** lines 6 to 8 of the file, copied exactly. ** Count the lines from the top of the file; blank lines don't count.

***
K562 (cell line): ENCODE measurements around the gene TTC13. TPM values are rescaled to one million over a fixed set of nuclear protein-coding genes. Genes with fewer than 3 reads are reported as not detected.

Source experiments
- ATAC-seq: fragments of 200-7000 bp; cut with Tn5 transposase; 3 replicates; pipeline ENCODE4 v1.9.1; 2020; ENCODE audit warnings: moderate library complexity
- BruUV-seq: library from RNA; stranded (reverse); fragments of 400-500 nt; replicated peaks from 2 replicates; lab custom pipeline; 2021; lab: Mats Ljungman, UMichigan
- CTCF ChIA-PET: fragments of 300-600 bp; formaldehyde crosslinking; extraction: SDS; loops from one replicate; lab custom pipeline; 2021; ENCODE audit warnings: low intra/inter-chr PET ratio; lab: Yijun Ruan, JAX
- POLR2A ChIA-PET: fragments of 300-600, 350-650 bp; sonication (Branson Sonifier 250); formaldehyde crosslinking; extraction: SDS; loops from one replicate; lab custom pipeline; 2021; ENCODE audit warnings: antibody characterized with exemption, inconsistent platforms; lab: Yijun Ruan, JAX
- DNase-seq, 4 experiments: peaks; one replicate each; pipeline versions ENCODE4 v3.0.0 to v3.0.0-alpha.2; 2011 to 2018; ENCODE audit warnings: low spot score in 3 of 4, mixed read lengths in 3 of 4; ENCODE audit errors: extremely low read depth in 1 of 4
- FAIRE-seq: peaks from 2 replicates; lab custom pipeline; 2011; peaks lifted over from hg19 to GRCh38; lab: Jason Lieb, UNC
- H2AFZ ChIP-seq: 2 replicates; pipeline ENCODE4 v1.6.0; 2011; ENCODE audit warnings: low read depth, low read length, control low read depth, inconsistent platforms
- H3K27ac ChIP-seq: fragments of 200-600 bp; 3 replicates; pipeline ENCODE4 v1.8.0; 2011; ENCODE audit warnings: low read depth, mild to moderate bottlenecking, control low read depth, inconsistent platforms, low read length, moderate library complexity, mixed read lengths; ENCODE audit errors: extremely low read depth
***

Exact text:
- POLR2A ChIA-PET: fragments of 300-600, 350-650 bp; sonication (Branson Sonifier 250); formaldehyde crosslinking; extraction: SDS; loops from one replicate; lab custom pipeline; 2021; ENCODE audit warnings: antibody characterized with exemption, inconsistent platforms; lab: Yijun Ruan, JAX
- DNase-seq, 4 experiments: peaks; one replicate each; pipeline versions ENCODE4 v3.0.0 to v3.0.0-alpha.2; 2011 to 2018; ENCODE audit warnings: low spot score in 3 of 4, mixed read lengths in 3 of 4; ENCODE audit errors: extremely low read depth in 1 of 4
- FAIRE-seq: peaks from 2 replicates; lab custom pipeline; 2011; peaks lifted over from hg19 to GRCh38; lab: Jason Lieb, UNC